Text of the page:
One of the guys on the first floor, at work, is going to be a father soon. Like, real soon. As in his wife has gone into the hospital a couple of times over the last few days, although they've been false alarms so far. It was a couple weeks ago, when just how urgently the anticipated son would be arriving wasn't known, that the word went out to put together a potluck surprise lunch/baby shower for the guy.
There's a mildly curious little assumption built into the plannings of these office luncheons, namely, that none of the guys are going to actually cook things. The organizer just asked women what they planned to prepare, and the men what they planned to buy, like sodas or stuff. I volunteered for the cheese tray, which was accepted and which I topped by actually bringing in two cheese trays. (They were small ones.)
Come Tuesday, when it looked like the baby was going to arrive more than a week ahead of schedule, the guy was out to be in the hospital with his wife and there was a movement to cancel or postpone the lunch. The verdict came down: nah, we'll just all get together Wednesday and if he's not there, we'll just hold another one later. Seemed sensible enough to me. BUt it was a false alarm, it turned out, and he was in Wednesday, and was also taken completely by surprise with the lunch/shower.
What caught me by surprise was that the women in the office took the ``baby shower'' part literally, and brought in clothes and soft things to throw and/or snuggle up in, in bags wrapped up in soothing pastel colors. If I'd known there'd be gifts I'd have expanded on the cheese trays with something that rattles or rings bells.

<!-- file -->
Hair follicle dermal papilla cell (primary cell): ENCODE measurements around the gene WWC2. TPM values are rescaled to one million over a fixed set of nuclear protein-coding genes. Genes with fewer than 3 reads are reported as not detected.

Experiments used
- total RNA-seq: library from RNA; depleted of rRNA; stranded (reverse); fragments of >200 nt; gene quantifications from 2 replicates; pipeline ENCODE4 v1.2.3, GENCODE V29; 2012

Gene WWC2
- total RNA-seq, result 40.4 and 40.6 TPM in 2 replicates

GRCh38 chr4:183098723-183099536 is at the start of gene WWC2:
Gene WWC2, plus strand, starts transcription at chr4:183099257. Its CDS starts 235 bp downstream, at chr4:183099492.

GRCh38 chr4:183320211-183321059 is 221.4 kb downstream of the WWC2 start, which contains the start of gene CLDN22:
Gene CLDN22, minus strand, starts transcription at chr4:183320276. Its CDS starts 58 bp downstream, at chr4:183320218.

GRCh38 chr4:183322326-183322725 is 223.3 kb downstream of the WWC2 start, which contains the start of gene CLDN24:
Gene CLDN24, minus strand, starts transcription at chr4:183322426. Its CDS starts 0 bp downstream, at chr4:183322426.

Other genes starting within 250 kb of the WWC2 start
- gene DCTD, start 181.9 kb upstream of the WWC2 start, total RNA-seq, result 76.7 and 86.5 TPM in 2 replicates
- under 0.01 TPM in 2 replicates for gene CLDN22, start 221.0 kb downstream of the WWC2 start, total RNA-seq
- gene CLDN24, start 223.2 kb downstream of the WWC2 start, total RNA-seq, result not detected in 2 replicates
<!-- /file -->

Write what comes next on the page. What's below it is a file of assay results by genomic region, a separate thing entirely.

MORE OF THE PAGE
Trivia: In 1932 Otis Elevators saw about 1500 maintenance contracts cancelled, but it gained about a thousand new contracts, and total billing dropped off only about two percent. Source: Otis: Giving Rise To The Modern City, Jason Goodwin.
Currently Reading: Tama Of The Light Country, Ray Cummings. I must call foul on this Ace Science Fiction Classic's slug line, ``Kidnapped by a spaceship!'', as what's really happening is girls in a Maine private academy are being kidnapped by people in a spaceship, not the spaceship itself. The credit page also gives the suggestion this was printed in Argosy in 1965, which, yeah, what? Anyway, evil men from Mercury are kidnapping human women because they need women (yes, a story actually did that plot!) and --- here's where lighthearted goofiness takes on a sinister air --- Mercury's women, naturally having wings, are actually rebelling against the wing-clipping mutilation that keeps them from escaping their captor-slaver males. Add in a solar system about as large as a Brooklyn convenience store so all the relevant characters can spend as much time together in the 124 pages they have and we're off to jolly good fun and never mind our heroes kind of accidentally murder an innocent Mercurian woman right up front.
PS: Why Call The Intercept b, a darned good question which certainly deserves some kind of answer.